Wednesday 24 July 2019

Meet the young fashion lovers making a mint by trading vintage online

As stores try desperately to entice customers with bargain-busting January Sales, Tanya Sweeney talks to the young trailblazers building their own clothes empires on a fast-growing fashion app

Grainne Binns from Dublin who sells vintage clothing on Depop. Picture: Justin Farrelly
Grainne Binns from Dublin who sells vintage clothing on Depop. Picture: Justin Farrelly
Thinking big: Grainne Binns (22) from Donabate buys and sells second-hand clothing on Depop. PHOTO: JUSTIN FARRELLY
Hazel O’Malley sources vintage clothes to sell on Depop

Tanya Sweeney

When 22-year-old Donabate native Grainne Binns downloaded the fashion app Depop four years ago, relatively few Irish buyers and sellers were using it.

Yet for the fashion graduate, who now works in design and styling, it provided a handy alternative to overpriced vintage shops in Dublin's city centre. And there were serious bargains to be had: "I remember buying a pair of vintage, barely-worn Reebok shoes for about €30, after seeing them for €100 in town."

Lucan native and master's student Titilola Akande (31) went even one better in terms of lucrative finds: "The best bargain l've ever bought was a pair of vintage Deadstock Levi jeans from the 70s," she enthuses. "They're like a piece of history."

In the last few years, the cohort of young fashion trailblazers that raid their own wardrobes and sell (and buy) on the app has swelled considerably, both in Ireland and elsewhere. Founded in 2011, Depop now boasts 10 million users, a great many of them women aged between 13 and 24, and the site takes more than $400 million (€350m) in sales a year, a figure that has doubled every 12 months. Ireland, according to Rachel Swindenbank, Depop's VP of Marketplace, was among the fastest-growing markets in 2018, and now boasts around 300,000 accounts.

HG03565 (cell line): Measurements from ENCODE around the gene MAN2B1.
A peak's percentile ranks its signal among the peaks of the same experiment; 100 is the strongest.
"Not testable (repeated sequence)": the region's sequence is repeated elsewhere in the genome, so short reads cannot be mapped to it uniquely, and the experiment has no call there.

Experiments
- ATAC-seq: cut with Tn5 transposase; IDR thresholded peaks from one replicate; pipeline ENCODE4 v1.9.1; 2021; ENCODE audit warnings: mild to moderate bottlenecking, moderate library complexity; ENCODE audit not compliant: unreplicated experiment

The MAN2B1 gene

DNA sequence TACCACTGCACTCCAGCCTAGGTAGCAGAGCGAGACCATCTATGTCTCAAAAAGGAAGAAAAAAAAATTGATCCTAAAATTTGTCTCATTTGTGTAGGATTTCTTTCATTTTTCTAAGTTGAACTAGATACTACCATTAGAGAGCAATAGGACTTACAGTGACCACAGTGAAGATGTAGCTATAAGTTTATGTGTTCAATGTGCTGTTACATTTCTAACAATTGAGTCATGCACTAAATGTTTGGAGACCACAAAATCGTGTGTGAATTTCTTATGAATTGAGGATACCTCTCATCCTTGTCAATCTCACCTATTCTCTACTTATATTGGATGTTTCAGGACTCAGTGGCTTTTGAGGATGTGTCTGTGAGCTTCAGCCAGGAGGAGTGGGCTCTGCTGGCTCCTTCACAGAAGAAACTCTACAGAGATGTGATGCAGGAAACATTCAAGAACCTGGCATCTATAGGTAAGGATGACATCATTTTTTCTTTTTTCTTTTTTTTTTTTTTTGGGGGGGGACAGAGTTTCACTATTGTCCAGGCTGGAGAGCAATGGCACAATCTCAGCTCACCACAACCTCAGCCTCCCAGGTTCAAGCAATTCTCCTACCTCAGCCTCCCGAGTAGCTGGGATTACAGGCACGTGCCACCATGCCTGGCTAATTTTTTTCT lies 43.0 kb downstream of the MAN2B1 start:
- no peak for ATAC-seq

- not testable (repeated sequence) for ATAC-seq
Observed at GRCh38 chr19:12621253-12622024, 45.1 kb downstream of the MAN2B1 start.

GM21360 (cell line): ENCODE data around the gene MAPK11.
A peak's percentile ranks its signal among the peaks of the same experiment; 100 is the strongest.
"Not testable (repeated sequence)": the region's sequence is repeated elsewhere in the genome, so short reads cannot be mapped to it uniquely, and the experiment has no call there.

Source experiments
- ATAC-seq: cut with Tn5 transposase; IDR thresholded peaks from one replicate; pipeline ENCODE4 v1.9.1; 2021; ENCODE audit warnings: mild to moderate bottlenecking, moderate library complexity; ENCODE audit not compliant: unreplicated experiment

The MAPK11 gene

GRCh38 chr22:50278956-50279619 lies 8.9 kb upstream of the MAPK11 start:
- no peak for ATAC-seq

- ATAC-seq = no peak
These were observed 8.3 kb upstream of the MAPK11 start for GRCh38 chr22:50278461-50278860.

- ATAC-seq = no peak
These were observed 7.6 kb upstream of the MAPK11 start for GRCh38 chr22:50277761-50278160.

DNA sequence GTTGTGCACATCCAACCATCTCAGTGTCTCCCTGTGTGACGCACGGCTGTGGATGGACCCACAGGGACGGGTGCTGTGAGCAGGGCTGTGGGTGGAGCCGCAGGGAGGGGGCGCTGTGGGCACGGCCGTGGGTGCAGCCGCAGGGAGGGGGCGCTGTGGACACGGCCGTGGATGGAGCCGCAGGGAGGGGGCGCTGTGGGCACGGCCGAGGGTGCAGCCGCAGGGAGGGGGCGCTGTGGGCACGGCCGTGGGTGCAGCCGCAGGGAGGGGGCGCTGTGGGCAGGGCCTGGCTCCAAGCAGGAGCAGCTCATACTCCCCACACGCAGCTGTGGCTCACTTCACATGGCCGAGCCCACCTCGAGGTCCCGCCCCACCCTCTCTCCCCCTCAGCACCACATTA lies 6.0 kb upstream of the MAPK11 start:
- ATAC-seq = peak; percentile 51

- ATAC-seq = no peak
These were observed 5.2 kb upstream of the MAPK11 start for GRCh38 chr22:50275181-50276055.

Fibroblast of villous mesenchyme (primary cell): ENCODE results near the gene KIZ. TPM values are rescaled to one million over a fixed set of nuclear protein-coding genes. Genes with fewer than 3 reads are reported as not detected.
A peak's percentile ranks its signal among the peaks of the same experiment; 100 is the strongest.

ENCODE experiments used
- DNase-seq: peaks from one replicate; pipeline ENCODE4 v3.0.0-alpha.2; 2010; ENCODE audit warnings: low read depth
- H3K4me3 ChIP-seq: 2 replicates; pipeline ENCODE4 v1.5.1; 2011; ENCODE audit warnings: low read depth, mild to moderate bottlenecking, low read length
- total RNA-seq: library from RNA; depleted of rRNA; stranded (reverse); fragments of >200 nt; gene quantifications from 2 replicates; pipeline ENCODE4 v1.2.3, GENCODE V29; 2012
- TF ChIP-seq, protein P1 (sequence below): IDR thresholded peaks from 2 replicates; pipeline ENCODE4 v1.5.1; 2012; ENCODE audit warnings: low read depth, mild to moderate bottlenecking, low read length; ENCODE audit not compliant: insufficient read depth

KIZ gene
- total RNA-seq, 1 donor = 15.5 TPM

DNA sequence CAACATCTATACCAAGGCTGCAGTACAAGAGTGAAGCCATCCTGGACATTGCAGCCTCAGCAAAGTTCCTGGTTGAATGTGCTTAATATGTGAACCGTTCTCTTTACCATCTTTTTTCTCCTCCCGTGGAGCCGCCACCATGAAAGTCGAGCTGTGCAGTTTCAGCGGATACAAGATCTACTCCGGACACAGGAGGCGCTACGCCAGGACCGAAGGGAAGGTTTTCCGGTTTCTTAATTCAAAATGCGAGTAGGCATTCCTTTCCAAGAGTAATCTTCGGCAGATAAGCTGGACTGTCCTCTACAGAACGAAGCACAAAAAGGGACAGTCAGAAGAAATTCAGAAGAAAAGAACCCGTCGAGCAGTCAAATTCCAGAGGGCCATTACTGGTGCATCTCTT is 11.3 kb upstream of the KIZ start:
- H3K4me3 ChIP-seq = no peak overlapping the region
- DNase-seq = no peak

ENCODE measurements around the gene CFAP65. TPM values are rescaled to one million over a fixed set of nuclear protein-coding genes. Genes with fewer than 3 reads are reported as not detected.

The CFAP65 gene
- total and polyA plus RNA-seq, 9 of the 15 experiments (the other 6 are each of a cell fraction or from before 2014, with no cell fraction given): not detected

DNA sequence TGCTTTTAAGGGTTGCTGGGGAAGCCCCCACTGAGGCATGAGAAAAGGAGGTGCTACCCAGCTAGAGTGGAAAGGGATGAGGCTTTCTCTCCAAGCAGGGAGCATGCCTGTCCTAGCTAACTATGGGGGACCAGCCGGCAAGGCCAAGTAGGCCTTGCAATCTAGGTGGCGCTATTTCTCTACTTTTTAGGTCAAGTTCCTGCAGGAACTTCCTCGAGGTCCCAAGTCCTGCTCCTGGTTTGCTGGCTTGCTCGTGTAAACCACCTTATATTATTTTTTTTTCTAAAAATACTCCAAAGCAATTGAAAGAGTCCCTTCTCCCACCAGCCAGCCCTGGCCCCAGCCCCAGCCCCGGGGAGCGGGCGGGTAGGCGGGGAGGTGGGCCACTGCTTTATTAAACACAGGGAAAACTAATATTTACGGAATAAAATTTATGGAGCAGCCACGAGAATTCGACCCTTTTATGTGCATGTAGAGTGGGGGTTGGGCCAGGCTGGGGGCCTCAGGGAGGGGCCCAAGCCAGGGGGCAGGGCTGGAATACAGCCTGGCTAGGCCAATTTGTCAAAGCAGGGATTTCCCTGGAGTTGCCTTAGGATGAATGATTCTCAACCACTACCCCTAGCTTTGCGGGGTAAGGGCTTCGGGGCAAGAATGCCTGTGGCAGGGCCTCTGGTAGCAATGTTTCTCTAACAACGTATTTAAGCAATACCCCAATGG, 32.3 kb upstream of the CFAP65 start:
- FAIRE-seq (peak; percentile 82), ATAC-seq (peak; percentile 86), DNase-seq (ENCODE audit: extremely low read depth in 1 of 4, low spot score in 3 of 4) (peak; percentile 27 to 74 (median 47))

Hazel O’Malley sources vintage clothes to sell on Depop
Hazel O’Malley sources vintage clothes to sell on Depop

"We've built a product that's mobile-first, and our product really fits with the Gen Z trends," she reveals. "The younger generation are particularly interested in building a side hustle and not following the traditional (work) routes. We've just empowered them to build their own brands and empires."

Young men and women are raiding their own wardrobes (and often, their parents') and selling off what they no longer need. Billed as a more Insta-adjacent alternative to eBay and Gumtree, Depop is a close relative of online marketplaces like Grailed and Thredup, albeit with one difference. Depop, with its filtered, aspirational look, is widely regarded as blazing a serious style trail, and its users are shaking up trends. Want to know what's about to become a huge trend? Depop is one of the best barometers out there.

A study in the US by Thredup suggested there was a 25pc rise in the number of women prepared to buy second-hand in 2017 compared with the year before. The reasons are manifold: Gen Z is tiring of fast-fashion and looking for a more sustainable alternative, and they don't appear to have the reticence about wearing 'pre-loved' items that previous generations might.

"The numbers on how much clothing end up in landfills or how much water it takes to make a new T-shirt is mind-boggling," notes Akande. "Vintage/second-hand clothing is a way to offer people affordable and trendy clothing while keeping vintage clothes out of the landfill. Being mindful about what l buy new is very important."

But even more pertinently, Depop offers young men and women the chance to bag one-off items.

"Irish women are looking for something different," observes Killarney-based Depop seller Hazel O'Malley (44). "I think Irish women are more confident in developing their own style and sometimes that means that what you are looking for isn't on the high street, just because it's not on trend that particular season. From speaking with customers, a lot of them have lived abroad or spent summers away and it has become the norm for them to shop in second-hand stores, markets and yard sales."

Binns sells on her coveted looks from Irish festivals, as featured on her Instagram account. "It's a look that I probably won't wear again," she notes. "People going to music festivals will want to shop smaller, individual brands as they'll want to look different. If I bought an outfit for €150 and wear it once, I'll sell it for €100, and it pays for my festival ticket."